Review: 'Legend' is unfocused and gimmicky

Tom Hardy plays Ronnie and Reggie Kray. (Shaw Organisation)

Marcus Goh is a Singapore television scriptwriter. He’s also a Transformers enthusiast and avid pop culture scholar. He Tweets/Instagrams at Optimarcus and writes at The views expressed are his own.

Secret ending? No.

Running time: 131 minutes (~2.25 hours)

“Legend” is a gangster biopic about the Kray twins and their reign of terror in London. It centres around Reggie Kray and his relationship with his insane brother, Ronnie Kray. It stars Tom Hardy (Reggie Kray and Ronnie Kray), Emily Browning (Frances Shea), Christoper Ecceleston (Leonard Read), Taron Edgerton (Edward Smith), Paul Bettany (Charlie Richardson), and Colin Margon (Frankie Shea). It is rated M-18.

“Legend” might convey an idea of a grand, sweeping epic, but the movie is hardly given such a treatment. If anything, it’s a rather humanising treatment of the two brothers, narrowing the scope to the emotions involved, rather than extending it to encompass more. It’s not a bad way to approach the subject matter, but the title itself already does the movie a disservice by setting a different expectation from what you actually see in the film itself.

Frances (Emily Browning) and Reggie. (Shaw Organisation)


A story about love

Although it’s a story of siblings and family, the one unchanging factor is Reggie’s love for Frances, regardless of the circumstances. Although Frances’ narration doesn’t quite match what we see on screen, it’s interesting to chart how her feelings develop over the film, and the evolution about their relationship. Reggie might have his flaws, but you can’t fault his loyalty and love for his wife.

Frances is an interesting character

Even though her role isn’t as significant as the introduction makes it out to be, Frances retains her appeal and mystique because she grows and develops along with Reggie in the film. She’s not part of his gangster lifestyle, which gives us a character that we can relate to. Her reactions and judgements are organic and believable, and she might possibly be the most sympathetic character in the film.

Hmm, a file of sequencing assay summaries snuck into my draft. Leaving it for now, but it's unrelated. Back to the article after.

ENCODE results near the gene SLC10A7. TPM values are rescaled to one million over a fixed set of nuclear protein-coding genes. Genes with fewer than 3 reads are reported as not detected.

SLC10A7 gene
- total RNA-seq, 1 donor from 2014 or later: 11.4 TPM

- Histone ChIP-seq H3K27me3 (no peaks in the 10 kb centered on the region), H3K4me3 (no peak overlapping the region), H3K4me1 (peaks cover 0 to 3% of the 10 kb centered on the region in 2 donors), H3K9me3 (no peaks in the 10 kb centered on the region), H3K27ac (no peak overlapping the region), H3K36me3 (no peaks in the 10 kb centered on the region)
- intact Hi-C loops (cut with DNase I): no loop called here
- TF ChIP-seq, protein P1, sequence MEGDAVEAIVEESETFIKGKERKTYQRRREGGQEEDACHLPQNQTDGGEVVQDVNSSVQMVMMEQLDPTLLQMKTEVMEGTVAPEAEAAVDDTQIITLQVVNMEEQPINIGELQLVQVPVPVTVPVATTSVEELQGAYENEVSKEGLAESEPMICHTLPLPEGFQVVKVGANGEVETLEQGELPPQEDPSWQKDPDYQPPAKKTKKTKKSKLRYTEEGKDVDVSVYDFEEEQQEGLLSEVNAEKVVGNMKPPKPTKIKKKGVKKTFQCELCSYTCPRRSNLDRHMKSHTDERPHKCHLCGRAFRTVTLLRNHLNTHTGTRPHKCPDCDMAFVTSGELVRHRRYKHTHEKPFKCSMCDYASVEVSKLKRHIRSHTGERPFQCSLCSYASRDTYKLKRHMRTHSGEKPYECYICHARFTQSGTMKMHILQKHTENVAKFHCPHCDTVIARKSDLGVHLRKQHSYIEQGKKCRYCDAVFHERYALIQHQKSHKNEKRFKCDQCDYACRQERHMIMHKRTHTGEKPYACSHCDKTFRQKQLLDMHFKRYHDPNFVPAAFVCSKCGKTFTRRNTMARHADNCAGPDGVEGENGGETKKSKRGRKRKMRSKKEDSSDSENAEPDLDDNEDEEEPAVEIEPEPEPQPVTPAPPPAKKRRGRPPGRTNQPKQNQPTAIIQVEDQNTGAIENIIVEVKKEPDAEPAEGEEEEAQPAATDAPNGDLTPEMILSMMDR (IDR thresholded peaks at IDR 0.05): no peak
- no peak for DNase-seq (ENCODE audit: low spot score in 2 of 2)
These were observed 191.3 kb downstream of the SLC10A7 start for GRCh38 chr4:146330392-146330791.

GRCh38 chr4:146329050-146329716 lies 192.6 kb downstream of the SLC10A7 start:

Frances ponders. (Shaw Organisation)


Ronnie feels more like a gimmick than an actual character

The problem with Tom Hardy’s portrayal of Ronnie is that there are no subtleties or nuances to the character. With Reggie, he seems like a fully rounded character, with admirable traits and nasty quirks. But Ronnie has only two facets to his character - psychopathy and boorishness. It’s not just his speech patterns that are on the nose, constantly reminding you that he’s crazy, but his entire demeanour and performance that are stark and blunt. There’s virtually no character development or change in him, and he’s the same at the beginning and in the end. As such, Ronnie feels more like an obstacle than an actual character.

Narrator and ending is a cop out

The narrative technique starts off with some level of intrigue, and foreshadows a certain type of ending. What eventually follows, however, makes you feel cheated and disappointed. Even the narrator says so herself, and it makes you wonder if the narration was a last minute inclusion, rather than being a planned, cohesive part of the film. This spoils the entire climax, jarring you from your immersion in the biopic.

Cartoony treatment

The film doesn’t go far enough in its eccentricities to be stylised, and what results is strange, slightly juvenile treatment that comes across as very odd. While it’s a unique change of pace, it’s not one that suits the topic of the film, and clashes with the unfolding plot.

The Kray twins. (Shaw Organisation)

“Legend” fails to have a singular vision driving its production, resulting in a mishmash of different elements, treatments and plot devices that don’t quite gel together. While it does tell a tale of love and family, the gangster element just doesn’t seem that authentic.

Should you watch this at weekend movie ticket prices? No.

Should you watch this at weekday movie ticket prices? If you like gangster films.

“Legend” opens in cinemas 12 November, 2015 (Thursday).